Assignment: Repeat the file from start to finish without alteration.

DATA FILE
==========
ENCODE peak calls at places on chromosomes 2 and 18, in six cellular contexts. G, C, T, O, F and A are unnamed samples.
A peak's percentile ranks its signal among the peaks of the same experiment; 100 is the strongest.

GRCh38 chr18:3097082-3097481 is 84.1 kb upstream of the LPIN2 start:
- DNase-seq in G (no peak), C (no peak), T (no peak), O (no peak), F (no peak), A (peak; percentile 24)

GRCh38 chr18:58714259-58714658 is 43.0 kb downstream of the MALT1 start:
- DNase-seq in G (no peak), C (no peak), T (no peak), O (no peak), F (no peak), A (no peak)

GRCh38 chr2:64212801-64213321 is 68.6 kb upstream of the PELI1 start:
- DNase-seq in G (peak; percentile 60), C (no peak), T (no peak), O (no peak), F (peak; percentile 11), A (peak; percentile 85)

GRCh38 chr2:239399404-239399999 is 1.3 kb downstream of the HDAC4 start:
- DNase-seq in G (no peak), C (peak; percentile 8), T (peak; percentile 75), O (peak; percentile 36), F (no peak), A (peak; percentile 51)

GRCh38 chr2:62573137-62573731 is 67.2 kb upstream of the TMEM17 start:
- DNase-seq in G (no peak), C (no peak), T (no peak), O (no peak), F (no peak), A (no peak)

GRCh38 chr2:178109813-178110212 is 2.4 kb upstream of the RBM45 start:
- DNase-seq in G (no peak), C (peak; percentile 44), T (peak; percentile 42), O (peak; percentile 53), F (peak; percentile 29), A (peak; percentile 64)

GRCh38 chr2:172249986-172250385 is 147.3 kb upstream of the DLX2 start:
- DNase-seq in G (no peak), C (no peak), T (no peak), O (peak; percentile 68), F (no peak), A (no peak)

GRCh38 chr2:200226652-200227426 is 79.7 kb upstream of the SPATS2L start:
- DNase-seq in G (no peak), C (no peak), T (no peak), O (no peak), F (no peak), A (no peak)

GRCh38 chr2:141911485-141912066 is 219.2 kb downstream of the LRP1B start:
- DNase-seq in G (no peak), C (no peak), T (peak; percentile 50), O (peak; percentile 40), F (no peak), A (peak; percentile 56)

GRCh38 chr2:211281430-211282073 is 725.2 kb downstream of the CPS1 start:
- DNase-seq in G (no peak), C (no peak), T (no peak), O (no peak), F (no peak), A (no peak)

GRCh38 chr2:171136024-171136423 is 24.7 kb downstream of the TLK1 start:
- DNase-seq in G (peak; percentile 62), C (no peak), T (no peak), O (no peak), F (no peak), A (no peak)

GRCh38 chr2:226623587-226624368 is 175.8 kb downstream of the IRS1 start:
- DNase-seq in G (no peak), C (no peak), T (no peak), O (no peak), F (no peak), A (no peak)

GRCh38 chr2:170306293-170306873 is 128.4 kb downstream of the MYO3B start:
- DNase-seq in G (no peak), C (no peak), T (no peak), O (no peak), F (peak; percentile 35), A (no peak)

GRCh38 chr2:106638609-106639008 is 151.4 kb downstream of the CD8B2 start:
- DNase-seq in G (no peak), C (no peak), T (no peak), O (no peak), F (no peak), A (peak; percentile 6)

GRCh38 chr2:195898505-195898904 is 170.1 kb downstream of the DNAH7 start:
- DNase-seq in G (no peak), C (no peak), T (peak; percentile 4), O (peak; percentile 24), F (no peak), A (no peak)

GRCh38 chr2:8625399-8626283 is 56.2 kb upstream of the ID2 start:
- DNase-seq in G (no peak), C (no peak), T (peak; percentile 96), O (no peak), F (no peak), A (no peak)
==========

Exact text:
ENCODE peak calls at places on chromosomes 2 and 18, in six cellular contexts. G, C, T, O, F and A are unnamed samples.
A peak's percentile ranks its signal among the peaks of the same experiment; 100 is the strongest.

GRCh38 chr18:3097082-3097481 is 84.1 kb upstream of the LPIN2 start:
- DNase-seq in G (no peak), C (no peak), T (no peak), O (no peak), F (no peak), A (peak; percentile 24)

GRCh38 chr18:58714259-58714658 is 43.0 kb downstream of the MALT1 start:
- DNase-seq in G (no peak), C (no peak), T (no peak), O (no peak), F (no peak), A (no peak)

GRCh38 chr2:64212801-64213321 is 68.6 kb upstream of the PELI1 start:
- DNase-seq in G (peak; percentile 60), C (no peak), T (no peak), O (no peak), F (peak; percentile 11), A (peak; percentile 85)

GRCh38 chr2:239399404-239399999 is 1.3 kb downstream of the HDAC4 start:
- DNase-seq in G (no peak), C (peak; percentile 8), T (peak; percentile 75), O (peak; percentile 36), F (no peak), A (peak; percentile 51)

GRCh38 chr2:62573137-62573731 is 67.2 kb upstream of the TMEM17 start:
- DNase-seq in G (no peak), C (no peak), T (no peak), O (no peak), F (no peak), A (no peak)

GRCh38 chr2:178109813-178110212 is 2.4 kb upstream of the RBM45 start:
- DNase-seq in G (no peak), C (peak; percentile 44), T (peak; percentile 42), O (peak; percentile 53), F (peak; percentile 29), A (peak; percentile 64)

GRCh38 chr2:172249986-172250385 is 147.3 kb upstream of the DLX2 start:
- DNase-seq in G (no peak), C (no peak), T (no peak), O (peak; percentile 68), F (no peak), A (no peak)

GRCh38 chr2:200226652-200227426 is 79.7 kb upstream of the SPATS2L start:
- DNase-seq in G (no peak), C (no peak), T (no peak), O (no peak), F (no peak), A (no peak)

GRCh38 chr2:141911485-141912066 is 219.2 kb downstream of the LRP1B start:
- DNase-seq in G (no peak), C (no peak), T (peak; percentile 50), O (peak; percentile 40), F (no peak), A (peak; percentile 56)

GRCh38 chr2:211281430-211282073 is 725.2 kb downstream of the CPS1 start:
- DNase-seq in G (no peak), C (no peak), T (no peak), O (no peak), F (no peak), A (no peak)

GRCh38 chr2:171136024-171136423 is 24.7 kb downstream of the TLK1 start:
- DNase-seq in G (peak; percentile 62), C (no peak), T (no peak), O (no peak), F (no peak), A (no peak)

GRCh38 chr2:226623587-226624368 is 175.8 kb downstream of the IRS1 start:
- DNase-seq in G (no peak), C (no peak), T (no peak), O (no peak), F (no peak), A (no peak)

GRCh38 chr2:170306293-170306873 is 128.4 kb downstream of the MYO3B start:
- DNase-seq in G (no peak), C (no peak), T (no peak), O (no peak), F (peak; percentile 35), A (no peak)

GRCh38 chr2:106638609-106639008 is 151.4 kb downstream of the CD8B2 start:
- DNase-seq in G (no peak), C (no peak), T (no peak), O (no peak), F (no peak), A (peak; percentile 6)

GRCh38 chr2:195898505-195898904 is 170.1 kb downstream of the DNAH7 start:
- DNase-seq in G (no peak), C (no peak), T (peak; percentile 4), O (peak; percentile 24), F (no peak), A (no peak)

GRCh38 chr2:8625399-8626283 is 56.2 kb upstream of the ID2 start:
- DNase-seq in G (no peak), C (no peak), T (peak; percentile 96), O (no peak), F (no peak), A (no peak)